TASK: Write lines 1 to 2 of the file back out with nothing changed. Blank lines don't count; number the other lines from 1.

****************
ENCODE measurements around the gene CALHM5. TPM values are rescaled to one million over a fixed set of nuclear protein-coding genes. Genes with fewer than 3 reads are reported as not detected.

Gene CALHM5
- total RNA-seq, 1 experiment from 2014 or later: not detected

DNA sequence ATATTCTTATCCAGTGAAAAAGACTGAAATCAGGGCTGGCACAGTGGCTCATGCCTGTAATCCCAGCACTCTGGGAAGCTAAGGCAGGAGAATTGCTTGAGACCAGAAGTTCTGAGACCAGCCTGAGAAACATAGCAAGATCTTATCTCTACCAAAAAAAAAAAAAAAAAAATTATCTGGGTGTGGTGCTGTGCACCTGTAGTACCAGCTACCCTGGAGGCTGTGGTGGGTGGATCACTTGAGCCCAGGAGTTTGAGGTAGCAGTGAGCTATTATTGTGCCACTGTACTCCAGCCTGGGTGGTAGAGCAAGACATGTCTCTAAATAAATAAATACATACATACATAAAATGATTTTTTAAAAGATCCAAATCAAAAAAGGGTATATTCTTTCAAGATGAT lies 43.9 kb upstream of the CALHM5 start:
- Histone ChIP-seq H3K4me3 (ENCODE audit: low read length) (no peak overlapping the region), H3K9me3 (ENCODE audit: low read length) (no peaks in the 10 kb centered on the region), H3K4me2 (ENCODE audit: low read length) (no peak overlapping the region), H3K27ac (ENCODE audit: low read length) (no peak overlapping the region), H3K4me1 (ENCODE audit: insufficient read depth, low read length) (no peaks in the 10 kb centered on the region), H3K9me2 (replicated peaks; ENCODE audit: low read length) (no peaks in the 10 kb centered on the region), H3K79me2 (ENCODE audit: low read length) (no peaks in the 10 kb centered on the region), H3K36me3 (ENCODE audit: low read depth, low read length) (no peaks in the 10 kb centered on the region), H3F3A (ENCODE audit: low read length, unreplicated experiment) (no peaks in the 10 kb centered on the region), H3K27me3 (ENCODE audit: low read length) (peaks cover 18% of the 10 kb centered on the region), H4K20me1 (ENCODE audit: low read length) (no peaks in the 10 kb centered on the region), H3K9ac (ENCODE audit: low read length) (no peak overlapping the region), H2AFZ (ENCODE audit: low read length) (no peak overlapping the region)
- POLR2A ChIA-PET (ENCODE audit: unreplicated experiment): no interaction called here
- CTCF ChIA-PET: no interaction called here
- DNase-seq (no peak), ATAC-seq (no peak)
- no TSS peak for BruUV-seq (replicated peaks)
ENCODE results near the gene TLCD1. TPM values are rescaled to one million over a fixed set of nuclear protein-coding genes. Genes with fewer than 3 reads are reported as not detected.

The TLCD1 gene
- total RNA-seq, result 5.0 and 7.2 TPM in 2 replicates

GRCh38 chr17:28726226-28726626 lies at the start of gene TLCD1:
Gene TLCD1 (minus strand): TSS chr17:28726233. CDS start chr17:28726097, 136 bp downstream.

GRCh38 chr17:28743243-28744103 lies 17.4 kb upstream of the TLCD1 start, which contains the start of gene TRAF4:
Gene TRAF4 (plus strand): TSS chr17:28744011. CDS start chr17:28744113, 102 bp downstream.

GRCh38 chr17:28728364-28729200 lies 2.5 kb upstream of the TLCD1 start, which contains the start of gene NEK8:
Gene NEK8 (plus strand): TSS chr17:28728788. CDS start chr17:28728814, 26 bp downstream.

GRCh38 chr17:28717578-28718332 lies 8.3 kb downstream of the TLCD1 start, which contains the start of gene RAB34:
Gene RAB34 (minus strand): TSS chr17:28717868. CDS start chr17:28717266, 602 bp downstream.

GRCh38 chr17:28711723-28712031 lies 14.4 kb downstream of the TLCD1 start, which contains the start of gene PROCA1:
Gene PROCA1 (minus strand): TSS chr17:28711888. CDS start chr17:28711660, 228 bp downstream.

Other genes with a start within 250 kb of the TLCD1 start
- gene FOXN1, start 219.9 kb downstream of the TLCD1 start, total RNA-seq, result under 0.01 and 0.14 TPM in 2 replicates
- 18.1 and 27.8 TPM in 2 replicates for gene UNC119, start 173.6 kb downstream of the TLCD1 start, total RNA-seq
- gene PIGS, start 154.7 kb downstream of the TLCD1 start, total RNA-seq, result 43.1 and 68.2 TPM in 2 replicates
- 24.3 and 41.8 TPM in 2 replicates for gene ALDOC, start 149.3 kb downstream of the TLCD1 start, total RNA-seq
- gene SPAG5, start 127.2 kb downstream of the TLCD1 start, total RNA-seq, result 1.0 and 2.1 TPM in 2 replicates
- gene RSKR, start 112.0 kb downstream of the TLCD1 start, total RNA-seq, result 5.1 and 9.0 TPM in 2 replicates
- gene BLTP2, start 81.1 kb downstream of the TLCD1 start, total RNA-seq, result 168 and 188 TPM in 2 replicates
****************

ENCODE measurements around the gene CALHM5. TPM values are rescaled to one million over a fixed set of nuclear protein-coding genes. Genes with fewer than 3 reads are reported as not detected.

Gene CALHM5